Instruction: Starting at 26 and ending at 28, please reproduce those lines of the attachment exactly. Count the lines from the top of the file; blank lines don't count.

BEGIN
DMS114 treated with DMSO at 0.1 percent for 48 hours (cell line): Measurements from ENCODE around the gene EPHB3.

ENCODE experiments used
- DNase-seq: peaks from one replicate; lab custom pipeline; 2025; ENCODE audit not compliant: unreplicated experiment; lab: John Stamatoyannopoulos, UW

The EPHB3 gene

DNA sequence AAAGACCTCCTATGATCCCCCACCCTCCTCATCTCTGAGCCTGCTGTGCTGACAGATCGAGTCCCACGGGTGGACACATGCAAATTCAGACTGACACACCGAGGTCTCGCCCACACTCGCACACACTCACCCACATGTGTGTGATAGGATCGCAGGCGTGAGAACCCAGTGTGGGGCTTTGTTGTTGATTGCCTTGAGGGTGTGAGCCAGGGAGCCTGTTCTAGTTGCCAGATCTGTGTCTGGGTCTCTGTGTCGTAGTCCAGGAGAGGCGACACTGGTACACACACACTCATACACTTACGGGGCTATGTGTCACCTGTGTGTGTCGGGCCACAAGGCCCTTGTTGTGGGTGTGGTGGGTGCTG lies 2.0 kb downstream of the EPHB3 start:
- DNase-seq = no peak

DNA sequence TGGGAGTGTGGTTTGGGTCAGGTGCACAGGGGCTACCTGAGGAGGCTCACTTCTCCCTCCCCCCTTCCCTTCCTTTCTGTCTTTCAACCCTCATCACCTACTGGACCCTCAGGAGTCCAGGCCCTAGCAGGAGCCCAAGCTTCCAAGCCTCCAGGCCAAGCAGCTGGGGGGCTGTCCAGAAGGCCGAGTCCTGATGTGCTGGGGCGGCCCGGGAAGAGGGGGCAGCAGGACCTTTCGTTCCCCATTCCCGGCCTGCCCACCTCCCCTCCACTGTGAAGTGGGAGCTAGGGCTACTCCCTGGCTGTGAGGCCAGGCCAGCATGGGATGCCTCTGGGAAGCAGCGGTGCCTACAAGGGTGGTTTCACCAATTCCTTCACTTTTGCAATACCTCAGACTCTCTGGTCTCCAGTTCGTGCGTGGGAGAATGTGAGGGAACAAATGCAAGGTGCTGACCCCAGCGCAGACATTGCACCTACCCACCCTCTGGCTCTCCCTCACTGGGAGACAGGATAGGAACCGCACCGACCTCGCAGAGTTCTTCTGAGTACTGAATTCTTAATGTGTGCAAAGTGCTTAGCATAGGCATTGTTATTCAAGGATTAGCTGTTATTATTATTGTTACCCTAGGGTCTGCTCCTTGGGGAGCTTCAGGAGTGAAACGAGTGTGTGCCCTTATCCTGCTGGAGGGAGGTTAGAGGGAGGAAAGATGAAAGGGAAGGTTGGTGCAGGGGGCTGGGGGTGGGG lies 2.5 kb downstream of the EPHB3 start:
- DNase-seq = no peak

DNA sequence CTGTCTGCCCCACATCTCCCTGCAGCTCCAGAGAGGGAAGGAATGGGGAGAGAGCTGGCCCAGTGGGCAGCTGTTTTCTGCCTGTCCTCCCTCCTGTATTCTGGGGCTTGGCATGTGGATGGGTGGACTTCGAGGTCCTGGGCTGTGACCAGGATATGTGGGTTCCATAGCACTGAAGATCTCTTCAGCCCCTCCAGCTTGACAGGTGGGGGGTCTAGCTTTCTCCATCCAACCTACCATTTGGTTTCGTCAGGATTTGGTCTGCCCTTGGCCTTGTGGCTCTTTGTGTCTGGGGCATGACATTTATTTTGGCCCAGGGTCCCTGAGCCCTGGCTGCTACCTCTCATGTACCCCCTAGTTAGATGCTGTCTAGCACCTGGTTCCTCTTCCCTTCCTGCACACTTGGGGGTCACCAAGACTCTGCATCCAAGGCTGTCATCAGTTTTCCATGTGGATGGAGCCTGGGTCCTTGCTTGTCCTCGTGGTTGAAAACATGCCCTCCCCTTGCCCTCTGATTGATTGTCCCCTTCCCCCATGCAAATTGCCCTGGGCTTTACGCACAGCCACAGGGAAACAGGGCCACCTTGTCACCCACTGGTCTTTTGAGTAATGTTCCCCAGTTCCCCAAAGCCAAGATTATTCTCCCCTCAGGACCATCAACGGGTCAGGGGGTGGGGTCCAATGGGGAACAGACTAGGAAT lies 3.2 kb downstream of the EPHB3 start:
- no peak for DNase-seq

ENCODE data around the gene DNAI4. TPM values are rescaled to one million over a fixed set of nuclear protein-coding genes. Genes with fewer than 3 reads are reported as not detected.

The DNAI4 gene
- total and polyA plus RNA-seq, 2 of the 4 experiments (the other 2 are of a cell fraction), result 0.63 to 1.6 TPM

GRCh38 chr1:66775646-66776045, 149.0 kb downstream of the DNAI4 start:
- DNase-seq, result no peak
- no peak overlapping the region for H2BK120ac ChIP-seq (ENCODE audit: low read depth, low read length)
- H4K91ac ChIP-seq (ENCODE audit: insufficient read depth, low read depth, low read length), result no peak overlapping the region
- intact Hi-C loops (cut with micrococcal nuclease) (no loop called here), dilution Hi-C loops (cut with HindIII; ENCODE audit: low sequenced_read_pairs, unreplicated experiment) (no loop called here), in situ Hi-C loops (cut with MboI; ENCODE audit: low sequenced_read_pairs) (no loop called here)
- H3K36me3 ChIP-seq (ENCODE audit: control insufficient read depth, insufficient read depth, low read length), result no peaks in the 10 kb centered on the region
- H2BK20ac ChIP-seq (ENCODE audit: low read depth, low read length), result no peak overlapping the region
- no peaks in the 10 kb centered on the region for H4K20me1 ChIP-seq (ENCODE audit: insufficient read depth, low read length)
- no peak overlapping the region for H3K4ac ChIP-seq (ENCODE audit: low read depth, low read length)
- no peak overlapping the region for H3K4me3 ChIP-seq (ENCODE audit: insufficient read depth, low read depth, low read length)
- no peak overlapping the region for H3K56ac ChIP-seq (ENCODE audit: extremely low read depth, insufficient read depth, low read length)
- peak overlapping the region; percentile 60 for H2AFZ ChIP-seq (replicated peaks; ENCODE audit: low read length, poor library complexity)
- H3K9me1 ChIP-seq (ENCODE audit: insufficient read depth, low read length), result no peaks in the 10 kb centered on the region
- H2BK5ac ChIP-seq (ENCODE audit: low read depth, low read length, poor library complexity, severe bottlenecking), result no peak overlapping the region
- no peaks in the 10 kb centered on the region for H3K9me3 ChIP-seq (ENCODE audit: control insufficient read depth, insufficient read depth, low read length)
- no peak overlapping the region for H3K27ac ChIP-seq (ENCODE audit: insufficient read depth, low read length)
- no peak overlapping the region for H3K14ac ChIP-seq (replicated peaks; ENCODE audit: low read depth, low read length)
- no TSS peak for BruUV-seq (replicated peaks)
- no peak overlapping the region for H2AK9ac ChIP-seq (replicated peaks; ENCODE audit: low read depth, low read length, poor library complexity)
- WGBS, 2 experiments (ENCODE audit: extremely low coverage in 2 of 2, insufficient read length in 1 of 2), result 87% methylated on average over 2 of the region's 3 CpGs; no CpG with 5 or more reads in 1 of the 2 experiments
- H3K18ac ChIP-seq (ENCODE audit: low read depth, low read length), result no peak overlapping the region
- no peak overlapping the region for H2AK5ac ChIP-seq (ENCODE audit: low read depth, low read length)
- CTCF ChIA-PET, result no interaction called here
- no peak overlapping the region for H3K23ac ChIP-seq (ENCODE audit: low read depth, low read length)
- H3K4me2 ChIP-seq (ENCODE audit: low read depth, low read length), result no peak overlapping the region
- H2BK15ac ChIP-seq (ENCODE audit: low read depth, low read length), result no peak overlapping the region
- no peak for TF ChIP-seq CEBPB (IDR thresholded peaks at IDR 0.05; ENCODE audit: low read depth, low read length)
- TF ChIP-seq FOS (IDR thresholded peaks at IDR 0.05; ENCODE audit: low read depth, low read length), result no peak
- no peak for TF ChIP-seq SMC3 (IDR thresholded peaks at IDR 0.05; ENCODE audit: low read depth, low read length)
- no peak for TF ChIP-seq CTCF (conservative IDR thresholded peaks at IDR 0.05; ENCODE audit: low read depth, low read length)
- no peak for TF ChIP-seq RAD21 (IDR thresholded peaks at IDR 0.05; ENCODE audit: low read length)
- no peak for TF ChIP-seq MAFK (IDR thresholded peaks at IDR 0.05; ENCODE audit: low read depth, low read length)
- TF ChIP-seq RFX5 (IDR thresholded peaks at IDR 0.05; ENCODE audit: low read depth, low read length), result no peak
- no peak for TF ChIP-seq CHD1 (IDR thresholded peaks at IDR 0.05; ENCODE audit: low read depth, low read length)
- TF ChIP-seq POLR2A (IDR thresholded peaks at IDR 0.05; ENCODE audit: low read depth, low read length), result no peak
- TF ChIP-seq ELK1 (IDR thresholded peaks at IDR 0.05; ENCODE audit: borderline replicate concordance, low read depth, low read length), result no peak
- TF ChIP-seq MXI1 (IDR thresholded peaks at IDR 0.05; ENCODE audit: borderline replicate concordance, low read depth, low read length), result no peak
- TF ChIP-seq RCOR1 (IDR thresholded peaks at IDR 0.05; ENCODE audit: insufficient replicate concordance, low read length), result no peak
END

- H3K9me1 ChIP-seq (ENCODE audit: insufficient read depth, low read length), result no peaks in the 10 kb centered on the region
- H2BK5ac ChIP-seq (ENCODE audit: low read depth, low read length, poor library complexity, severe bottlenecking), result no peak overlapping the region
- no peaks in the 10 kb centered on the region for H3K9me3 ChIP-seq (ENCODE audit: control insufficient read depth, insufficient read depth, low read length)